U.S. Rep. Elise Stefanik, R-Willsboro, on Thursday voted in support of the American Health Care Act legislation to repeal and replace former President Barack Obama’s health care plan, which passed the House by a narrow 4-vote margin.
“We need better health care. We need to work on solutions so that our health care is more patient centered. ... So this is a step in the right direction,” Stefanik said in a telephone interview after the vote.
Dr. John Rugge, executive chairman of Hudson Headwaters Health Network, said it’s an uncertain time for health care.
“It’s the middle of the process, so we don’t know what the ending will be,” Rugge said of the legislation, which now goes to the Senate for consideration and likely changes before a final vote. “It’s sobering for a rural area like ours. There are so many people that don’t have big employers that have generous benefits.”
Rugge said the potential impact will be more clear once the Congressional Budget Office releases an analysis.
“We can’t know all the impact because we don’t have any outside analysis yet,” Rugge said. “This was passed before there was any Congressional Budget Office analysis of the most recent redactions (changes).”
Stefanik said that the CBO analyzed the previous version that was the basis of Thursday’s legislation, and that the text of the legislation was posted at readthebill.gop for public review.
Stefanik said the process was more transparent than the process of passing President Obama’s health care plan in 2009.
“’Obamacare,’ you remember the quote, ‘We have to pass the bill before we can see what’s in it,’” she said. “That is not what happened. This bill has been public.”
The legislation passed the House by a vote of 217-213, with 20 Republicans voting against it and no Democrats voting for it.
Among New York House Republicans, seven members voted “Yes” and two members voted “No.”
Reps. John Katko, R-Camillus, and Daniel Donovan, R-Staten Island, were the two that voted “No.”
Democratic congressional candidate Patrick Nelson criticized Stefanik’s vote.
“I think it’s a terrible idea,” said Nelson, who attended a noon rally on Thursday outside Stefanik’s district office in Glens Falls.
Nelson said Stefanik can no longer claim to be a moderate.
“She should never be taken seriously again when she says she is ‘independent and bipartisan,’” said Nelson, who is seeking the Democratic nomination to challenge Stefanik in November 2018.
About 40 people attended the rally that MoveOn.org, Planned Parenthood Action Fund, Citizen Action and Saratoga Progressive Action organized.
Many of those who attended suggested Stefanik’s vote in support of the health care law will energize voters to oust Stefanik from office in 2018.
“She’s committing political suicide,” said Ellen Egger-Aimone, organizer of Saratoga Progressive Action.
Stefanik said she was elected twice in the district on a pledge to repeal and replace Obamacare.
“I ran on this issue. I kept my promise,” she said.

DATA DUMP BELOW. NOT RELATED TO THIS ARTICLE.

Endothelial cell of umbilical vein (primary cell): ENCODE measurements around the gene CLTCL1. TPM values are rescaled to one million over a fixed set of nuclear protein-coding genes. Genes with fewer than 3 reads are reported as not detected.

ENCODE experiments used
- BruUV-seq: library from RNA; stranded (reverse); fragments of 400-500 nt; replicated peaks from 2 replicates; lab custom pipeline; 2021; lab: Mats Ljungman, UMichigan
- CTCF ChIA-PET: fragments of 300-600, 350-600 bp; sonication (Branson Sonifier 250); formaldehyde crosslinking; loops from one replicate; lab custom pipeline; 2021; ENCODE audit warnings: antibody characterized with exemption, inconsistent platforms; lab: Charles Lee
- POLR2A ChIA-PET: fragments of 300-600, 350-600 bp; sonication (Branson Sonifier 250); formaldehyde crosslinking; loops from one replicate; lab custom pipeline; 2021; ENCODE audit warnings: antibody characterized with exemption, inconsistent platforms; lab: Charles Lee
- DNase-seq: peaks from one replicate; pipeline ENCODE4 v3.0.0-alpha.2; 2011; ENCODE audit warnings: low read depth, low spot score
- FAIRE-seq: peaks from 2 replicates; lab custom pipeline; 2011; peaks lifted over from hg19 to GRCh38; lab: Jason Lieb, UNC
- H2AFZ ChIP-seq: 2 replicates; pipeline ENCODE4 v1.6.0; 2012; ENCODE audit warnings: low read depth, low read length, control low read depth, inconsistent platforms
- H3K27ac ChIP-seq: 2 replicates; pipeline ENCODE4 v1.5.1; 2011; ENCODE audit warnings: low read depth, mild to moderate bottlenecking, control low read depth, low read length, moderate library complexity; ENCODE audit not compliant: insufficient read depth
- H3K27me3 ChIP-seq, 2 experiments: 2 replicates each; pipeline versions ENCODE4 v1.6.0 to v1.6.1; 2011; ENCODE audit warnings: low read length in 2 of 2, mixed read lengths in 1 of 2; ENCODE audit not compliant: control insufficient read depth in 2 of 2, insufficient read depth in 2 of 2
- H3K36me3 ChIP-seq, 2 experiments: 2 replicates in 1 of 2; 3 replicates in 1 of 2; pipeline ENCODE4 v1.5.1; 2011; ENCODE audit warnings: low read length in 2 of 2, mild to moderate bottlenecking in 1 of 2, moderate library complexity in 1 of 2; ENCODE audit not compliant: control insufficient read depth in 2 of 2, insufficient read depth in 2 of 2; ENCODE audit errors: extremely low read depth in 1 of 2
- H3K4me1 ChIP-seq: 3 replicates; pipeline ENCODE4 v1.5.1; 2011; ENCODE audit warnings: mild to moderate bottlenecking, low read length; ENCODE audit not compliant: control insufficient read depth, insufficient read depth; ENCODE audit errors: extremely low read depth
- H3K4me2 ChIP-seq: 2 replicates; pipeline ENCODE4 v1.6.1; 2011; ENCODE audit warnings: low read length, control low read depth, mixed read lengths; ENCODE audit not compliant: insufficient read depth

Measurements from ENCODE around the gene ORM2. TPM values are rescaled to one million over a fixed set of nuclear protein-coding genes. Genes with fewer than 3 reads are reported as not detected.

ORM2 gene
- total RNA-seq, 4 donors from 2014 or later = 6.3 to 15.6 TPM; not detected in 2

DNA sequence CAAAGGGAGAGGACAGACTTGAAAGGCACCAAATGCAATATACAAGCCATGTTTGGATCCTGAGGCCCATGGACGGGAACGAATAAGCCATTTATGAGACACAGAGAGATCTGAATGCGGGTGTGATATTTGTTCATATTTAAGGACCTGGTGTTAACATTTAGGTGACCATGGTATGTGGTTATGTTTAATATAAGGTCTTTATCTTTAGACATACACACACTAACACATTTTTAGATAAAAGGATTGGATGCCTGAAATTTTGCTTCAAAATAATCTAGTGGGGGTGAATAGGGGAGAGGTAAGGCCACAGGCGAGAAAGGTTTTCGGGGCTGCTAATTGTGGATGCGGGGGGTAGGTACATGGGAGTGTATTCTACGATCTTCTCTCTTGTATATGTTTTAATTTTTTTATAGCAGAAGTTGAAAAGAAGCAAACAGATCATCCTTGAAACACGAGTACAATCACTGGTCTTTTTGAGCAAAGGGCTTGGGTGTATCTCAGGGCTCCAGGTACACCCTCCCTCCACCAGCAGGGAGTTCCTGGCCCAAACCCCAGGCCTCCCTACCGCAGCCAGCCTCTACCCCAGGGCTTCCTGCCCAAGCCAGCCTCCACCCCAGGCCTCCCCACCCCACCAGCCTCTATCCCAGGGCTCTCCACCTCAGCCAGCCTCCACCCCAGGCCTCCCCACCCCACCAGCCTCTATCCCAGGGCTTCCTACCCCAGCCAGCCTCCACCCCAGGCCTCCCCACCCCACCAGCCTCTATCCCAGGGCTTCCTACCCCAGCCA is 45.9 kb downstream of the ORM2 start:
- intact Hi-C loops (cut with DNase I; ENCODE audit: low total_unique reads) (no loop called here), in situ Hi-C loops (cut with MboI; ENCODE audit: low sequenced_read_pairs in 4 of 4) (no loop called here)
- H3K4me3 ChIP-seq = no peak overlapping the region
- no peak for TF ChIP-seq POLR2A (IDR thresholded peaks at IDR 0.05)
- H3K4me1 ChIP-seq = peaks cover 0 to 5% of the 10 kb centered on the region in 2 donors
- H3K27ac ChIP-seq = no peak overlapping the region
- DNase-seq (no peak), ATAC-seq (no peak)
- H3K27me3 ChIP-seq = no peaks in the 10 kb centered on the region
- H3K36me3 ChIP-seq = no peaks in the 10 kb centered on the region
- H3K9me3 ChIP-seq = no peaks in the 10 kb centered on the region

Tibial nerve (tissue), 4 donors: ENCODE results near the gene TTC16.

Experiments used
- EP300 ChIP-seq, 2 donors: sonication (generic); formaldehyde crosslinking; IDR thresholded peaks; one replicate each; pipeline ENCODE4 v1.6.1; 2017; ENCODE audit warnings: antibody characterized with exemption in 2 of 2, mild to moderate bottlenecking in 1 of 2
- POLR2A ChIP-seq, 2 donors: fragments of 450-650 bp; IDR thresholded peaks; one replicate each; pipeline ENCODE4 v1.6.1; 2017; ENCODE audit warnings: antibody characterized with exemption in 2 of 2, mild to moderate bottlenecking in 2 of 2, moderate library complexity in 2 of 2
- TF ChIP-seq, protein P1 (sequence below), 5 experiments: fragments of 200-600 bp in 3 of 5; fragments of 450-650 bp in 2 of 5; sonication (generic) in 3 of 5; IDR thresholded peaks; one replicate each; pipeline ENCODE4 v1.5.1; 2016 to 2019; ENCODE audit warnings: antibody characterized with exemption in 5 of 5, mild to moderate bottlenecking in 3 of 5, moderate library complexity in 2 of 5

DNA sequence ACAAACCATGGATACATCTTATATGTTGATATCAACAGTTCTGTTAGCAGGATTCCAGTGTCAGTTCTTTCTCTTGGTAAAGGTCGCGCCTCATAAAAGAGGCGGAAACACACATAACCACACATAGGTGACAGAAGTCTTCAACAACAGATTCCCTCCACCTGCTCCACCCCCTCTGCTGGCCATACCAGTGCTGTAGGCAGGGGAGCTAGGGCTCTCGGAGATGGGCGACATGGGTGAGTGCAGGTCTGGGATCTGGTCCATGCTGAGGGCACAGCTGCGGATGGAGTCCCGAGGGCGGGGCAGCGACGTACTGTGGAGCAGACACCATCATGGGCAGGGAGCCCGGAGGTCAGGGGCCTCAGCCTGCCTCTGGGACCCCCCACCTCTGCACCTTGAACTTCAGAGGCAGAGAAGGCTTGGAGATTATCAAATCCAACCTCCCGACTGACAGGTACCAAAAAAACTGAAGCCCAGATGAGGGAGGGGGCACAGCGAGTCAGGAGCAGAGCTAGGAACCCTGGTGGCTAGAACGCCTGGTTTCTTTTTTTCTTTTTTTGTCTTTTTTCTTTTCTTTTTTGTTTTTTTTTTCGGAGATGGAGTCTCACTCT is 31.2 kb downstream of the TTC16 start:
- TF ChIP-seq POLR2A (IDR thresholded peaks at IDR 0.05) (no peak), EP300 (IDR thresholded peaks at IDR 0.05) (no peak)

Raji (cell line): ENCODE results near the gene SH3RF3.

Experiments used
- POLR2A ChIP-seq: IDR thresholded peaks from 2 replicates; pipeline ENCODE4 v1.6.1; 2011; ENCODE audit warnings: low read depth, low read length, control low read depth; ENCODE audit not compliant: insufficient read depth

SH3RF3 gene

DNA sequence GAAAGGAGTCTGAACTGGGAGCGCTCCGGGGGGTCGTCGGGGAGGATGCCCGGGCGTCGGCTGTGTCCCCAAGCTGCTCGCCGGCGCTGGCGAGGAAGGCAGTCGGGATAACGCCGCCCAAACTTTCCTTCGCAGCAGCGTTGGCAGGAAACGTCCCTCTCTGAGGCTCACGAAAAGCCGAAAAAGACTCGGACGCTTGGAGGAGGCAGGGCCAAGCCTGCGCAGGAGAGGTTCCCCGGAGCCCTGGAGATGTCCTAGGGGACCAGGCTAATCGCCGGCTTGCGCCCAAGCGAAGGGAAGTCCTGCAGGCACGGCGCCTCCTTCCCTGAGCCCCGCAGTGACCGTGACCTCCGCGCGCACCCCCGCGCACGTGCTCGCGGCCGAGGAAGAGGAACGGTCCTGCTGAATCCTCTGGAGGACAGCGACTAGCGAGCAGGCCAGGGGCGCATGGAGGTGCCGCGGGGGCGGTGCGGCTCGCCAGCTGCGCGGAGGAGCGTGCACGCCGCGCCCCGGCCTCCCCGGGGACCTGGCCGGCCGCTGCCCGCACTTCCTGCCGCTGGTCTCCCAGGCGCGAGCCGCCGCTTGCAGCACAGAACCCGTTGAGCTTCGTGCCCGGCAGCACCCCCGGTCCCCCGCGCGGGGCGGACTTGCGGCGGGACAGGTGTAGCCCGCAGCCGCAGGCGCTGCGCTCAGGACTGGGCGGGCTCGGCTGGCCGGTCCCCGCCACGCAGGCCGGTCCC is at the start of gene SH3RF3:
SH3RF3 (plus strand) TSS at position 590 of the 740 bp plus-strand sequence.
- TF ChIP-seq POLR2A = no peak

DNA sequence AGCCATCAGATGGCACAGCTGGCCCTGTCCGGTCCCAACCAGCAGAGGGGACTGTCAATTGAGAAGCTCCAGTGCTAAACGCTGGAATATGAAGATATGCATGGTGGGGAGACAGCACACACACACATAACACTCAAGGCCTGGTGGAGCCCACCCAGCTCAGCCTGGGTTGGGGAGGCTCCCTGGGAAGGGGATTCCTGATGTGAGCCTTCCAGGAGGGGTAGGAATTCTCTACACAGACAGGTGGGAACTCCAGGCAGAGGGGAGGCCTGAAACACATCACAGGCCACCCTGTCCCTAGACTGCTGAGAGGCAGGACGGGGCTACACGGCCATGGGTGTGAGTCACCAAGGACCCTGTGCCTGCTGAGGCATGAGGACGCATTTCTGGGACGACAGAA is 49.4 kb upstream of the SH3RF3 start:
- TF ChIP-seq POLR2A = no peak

Political strategists said it is too soon to predict the political implications of Stefanik’s vote.
“That’s wishful thinking on their part,” said David Catalfamo, a Republican strategist in Albany, referring to Democrats’ claims the vote will make Stefanik vulnerable in 2018. “At the end of the day, she’s going to be judged based on what the final disposition of our health care system looks like.”
“It depends on how many people in the district get hurt by the changes in their health care. It’s too early to tell,” said Hank Sheinkopf, a Democratic strategist in New York City.
Stefanik said she was instrumental in adding funding to the legislation for maternity care and language to essentially prohibit New York state from requiring counties to cover a portion of Medicaid costs.
“So even though I’m beginning my second term, I was able to get important provisions that improved the final legislative package,” she said.
Stefanik said she co-sponsored legislation to automatically repeal, once the new health care bill becomes law, a provision that exempts members of Congress and aides from changes that states might make to details of the plan.
Stefanik said she will continue advocating to increase protection for those with pre-existing conditions as the legislation moves to the Senate.
“This is the first part of a long legislative process,” she said. “There are going to be lots of opportunities for constituents to weigh in. There will be opportunities to improve the bill throughout the process.”
Many constituents attempted to contact Stefanik’s offices in the hours before the vote on Thursday to weigh in, one way or the other.
Peter Rief of Lake George said he and his wife were frustrated they could not reach Stefanik’s office in repeated attempts on Thursday morning.
“Our congresswoman’s voice mail was overloaded and shut down, at least when we repeatedly tried to get through,” he said.
“We are experiencing a higher than normal call volume, with many callers from outside of the district,” said Tom Flanagin, a Stefanik spokesman. “We’ve received opinions from all sides of the debate and are grateful for the feedback.”